If you are building a MySQL-based application that performs both INSERT and UPDATE operations, there will likely be situations in which you want the flexibility to insert a row if it doesn't yet exist (that is, there is no row with the same primary key in the table) but update the row if it already does (that is, a row with this primary key already present).
Beginning with version 4.1, MySQL enhanced the INSERT statement with ON DUPLICATE KEY UPDATE. Some readers might have heard of this functionality described as "UPSERT," which is an amalgamation of UPDATE and INSERT.
This new capability can help streamline your application as well as have a helpful impact on performance, especially for large tables that see frequent insert and update operations. Take a look at the following example.
Suppose that you create a table to track the current mileage totals for all customers:
CREATE TABLE customer_mileage ( customer_id INT PRIMARY KEY, current_mileage INT, ... ... );
After this table is created, several different applications repeatedly access the table. Some create new customer_mileage records (including current_mileage), whereas others merely add some additional miles to the current_mileage column for existing customers.
If you erroneously issue an INSERT statement against this table when there is already an existing record, you receive an error, which you'll have to manage:
INSERT INTO customer_mileage VALUES (179939,5634); ERROR 1062 (23000): Duplicate entry '179939' for key 1
However, the new INSERT functionality lets you write a single, flexible SQL statement that handles both INSERT and UPDATE operations:
INSERT INTO customer_mileage VALUES (179939,5634) ON DUPLICATE KEY UPDATE current_mileage = current_mileage + 5634;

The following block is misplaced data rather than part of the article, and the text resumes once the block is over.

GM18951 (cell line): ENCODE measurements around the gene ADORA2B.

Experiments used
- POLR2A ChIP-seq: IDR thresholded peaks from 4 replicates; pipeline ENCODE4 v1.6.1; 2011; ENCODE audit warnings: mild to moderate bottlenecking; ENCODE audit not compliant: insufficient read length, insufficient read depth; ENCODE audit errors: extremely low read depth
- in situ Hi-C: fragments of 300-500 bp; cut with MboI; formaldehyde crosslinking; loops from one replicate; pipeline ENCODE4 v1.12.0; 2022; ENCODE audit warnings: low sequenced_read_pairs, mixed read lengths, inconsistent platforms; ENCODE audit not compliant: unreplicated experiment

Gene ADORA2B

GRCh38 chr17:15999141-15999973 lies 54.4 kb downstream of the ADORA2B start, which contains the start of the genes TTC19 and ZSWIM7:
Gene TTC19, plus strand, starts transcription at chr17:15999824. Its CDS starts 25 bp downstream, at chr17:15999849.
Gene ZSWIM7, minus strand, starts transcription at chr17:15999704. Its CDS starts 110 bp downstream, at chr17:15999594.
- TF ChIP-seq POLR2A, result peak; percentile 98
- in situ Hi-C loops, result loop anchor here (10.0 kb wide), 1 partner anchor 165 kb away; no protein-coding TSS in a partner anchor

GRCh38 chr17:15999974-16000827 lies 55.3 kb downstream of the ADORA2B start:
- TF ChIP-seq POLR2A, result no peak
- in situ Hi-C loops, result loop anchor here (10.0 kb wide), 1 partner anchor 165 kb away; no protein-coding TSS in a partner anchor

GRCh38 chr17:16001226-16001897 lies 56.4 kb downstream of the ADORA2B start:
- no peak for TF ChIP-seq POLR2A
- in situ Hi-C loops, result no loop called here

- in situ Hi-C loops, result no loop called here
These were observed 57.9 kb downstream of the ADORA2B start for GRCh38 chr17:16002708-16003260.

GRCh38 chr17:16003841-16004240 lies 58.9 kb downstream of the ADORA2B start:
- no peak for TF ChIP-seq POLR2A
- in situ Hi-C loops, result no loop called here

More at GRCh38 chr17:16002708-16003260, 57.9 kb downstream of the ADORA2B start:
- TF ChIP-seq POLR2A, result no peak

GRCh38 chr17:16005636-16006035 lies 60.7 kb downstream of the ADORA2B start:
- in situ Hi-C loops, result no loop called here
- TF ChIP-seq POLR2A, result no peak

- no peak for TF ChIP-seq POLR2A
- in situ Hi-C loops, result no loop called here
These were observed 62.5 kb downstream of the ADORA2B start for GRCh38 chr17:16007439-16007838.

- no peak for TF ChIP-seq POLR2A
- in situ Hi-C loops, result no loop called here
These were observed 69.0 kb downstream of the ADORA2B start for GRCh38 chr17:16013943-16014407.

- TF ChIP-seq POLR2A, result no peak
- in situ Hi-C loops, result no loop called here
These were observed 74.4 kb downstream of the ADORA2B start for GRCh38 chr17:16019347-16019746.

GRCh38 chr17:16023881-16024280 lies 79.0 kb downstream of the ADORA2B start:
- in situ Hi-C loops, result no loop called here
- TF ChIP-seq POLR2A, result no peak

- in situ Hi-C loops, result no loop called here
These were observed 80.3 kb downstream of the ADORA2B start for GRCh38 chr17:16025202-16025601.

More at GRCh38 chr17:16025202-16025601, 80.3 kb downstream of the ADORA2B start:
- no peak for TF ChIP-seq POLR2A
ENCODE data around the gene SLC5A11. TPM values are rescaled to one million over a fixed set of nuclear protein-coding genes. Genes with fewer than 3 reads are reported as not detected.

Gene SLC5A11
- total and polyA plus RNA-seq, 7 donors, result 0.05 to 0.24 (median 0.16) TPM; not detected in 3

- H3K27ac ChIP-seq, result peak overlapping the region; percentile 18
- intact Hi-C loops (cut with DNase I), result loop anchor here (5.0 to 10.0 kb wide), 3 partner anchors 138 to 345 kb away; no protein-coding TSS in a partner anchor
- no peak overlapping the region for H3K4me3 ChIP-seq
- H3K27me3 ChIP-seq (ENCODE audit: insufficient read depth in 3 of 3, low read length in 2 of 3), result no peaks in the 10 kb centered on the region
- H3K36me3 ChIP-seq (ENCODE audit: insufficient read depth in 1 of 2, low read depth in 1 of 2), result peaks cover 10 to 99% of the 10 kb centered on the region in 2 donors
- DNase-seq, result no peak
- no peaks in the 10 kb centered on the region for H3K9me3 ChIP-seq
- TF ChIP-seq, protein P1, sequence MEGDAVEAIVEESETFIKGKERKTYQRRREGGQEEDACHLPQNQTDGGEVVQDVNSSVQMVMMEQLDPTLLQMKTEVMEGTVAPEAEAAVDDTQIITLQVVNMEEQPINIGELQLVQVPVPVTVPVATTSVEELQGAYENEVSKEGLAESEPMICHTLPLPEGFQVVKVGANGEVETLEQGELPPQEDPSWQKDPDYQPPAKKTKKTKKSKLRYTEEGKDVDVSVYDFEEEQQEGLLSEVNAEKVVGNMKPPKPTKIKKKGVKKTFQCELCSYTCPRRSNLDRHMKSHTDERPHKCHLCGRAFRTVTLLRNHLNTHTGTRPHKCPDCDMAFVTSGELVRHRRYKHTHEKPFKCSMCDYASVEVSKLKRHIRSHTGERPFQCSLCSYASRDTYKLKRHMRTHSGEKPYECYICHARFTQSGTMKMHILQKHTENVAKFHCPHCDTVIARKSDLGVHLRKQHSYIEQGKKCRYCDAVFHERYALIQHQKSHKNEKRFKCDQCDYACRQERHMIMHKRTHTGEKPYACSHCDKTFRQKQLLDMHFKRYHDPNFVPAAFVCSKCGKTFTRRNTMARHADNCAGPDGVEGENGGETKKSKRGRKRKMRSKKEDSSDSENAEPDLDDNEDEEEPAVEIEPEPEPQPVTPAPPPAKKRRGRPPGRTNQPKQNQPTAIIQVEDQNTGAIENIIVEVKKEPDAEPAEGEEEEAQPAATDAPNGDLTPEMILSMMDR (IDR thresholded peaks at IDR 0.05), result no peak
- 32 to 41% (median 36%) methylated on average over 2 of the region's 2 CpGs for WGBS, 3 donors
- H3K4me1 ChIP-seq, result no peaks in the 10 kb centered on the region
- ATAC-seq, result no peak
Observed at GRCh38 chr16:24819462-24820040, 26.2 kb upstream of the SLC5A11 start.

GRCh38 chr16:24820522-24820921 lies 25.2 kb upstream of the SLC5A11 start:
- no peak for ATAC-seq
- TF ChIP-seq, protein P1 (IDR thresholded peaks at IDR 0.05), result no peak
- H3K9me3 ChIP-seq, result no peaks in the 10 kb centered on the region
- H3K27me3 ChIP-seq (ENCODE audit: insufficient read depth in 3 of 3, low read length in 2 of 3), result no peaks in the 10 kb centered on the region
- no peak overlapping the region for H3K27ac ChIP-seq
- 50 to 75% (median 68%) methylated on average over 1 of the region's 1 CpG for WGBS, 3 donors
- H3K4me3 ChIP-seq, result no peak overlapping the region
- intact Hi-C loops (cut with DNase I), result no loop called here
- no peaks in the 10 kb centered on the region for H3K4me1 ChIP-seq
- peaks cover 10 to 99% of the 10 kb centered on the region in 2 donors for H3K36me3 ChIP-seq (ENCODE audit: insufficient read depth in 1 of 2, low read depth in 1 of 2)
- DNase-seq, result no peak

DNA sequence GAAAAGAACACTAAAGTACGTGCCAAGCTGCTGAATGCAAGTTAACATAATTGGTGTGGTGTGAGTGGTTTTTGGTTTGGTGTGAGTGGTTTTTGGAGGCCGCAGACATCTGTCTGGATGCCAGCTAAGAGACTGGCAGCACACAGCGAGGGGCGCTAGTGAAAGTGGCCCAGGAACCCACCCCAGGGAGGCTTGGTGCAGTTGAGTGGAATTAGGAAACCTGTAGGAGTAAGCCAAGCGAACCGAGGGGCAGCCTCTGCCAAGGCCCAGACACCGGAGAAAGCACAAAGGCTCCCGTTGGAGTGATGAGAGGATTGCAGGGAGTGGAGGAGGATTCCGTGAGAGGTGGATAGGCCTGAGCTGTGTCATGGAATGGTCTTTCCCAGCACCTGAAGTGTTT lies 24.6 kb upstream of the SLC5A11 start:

Note that if there is no row already present with this primary key, MySQL reports that one row is affected. However, if there is a row already resident, MySQL reports that two rows are affected.
Finally, to take advantage of this capability, your table needs either a primary key or at least one unique index.
MySQL supports INSERT statements that create multiple rows. This can have a notable effect on performance, especially when inserting large quantities of information. Consider the following example.
High-Hat Airways has entered into a partnership with KramAir, one of Southeast Asia's most successful airlines. Part of this partnership includes mutual frequent flyer credit for all flights flown on either airline. Each month, KramAir sends a number of large files containing relevant details to ensure these credits. One of these files contains data that needs to be loaded into your flights table, which is defined as follows:
CREATE TABLE flights ( flight_id INT UNSIGNED AUTO_INCREMENT PRIMARY KEY, flight_number SMALLINT UNSIGNED NOT NULL, flight_date DATE NOT NULL, flight_departure_city CHAR(3), flight_arrival_city CHAR(3) );
Because KramAir is also a happy MySQL customer, it's easy for them to generate a multirow INSERT as part of their mysqldump operation. Chapter 15 explores mysqldump.
Without the multirow INSERT syntax, your SQL operations would look like this:
INSERT INTO flights VALUES (1,2358,'2006-03-09','SYD','KUL'); INSERT INTO flights VALUES (2,109,'2006-03-09','SIN','HAN'); INSERT INTO flights VALUES (3,9893,'2006-03-09','HKG','NRT'); INSERT INTO flights VALUES (4,642,'2006-03-09','ACK','KUL'); INSERT INTO flights VALUES (5,8845,'2006-03-09','BGK','SIN'); ...
The multirow INSERT syntax is much more compressed (if a bit harder to read):
INSERT INTO `flights` VALUES (1,2358,'2006-03-09','SYD','KUL'),(2,109,'2006-03-09','SIN' ,'HAN'),(3,9893,'2006-03-09','HKG','NRT'),(4,642,'2006-03-09','ACK','KUL '),(5,8845,'2006-03-09','BGK','SIN')...
To gauge the potential performance gains from introducing multirow inserts, we created a sample data set of 600,000 rows to be loaded into the flights table.
First, we created this table using the InnoDB storage engine. Next, we included a LOCK TABLE directive at the start of the load. Finally, we tested the difference between using a dedicated INSERT statement for each row as well as multirow INSERT statements.
To ensure that buffering was not a factor, after each test we dropped the table, stopped and restarted the engine, and re-created the table.
The results were dramatic: The time to complete the load when using single row INSERT statements was approximately thirtyfold longer than when rows were loaded in multiples.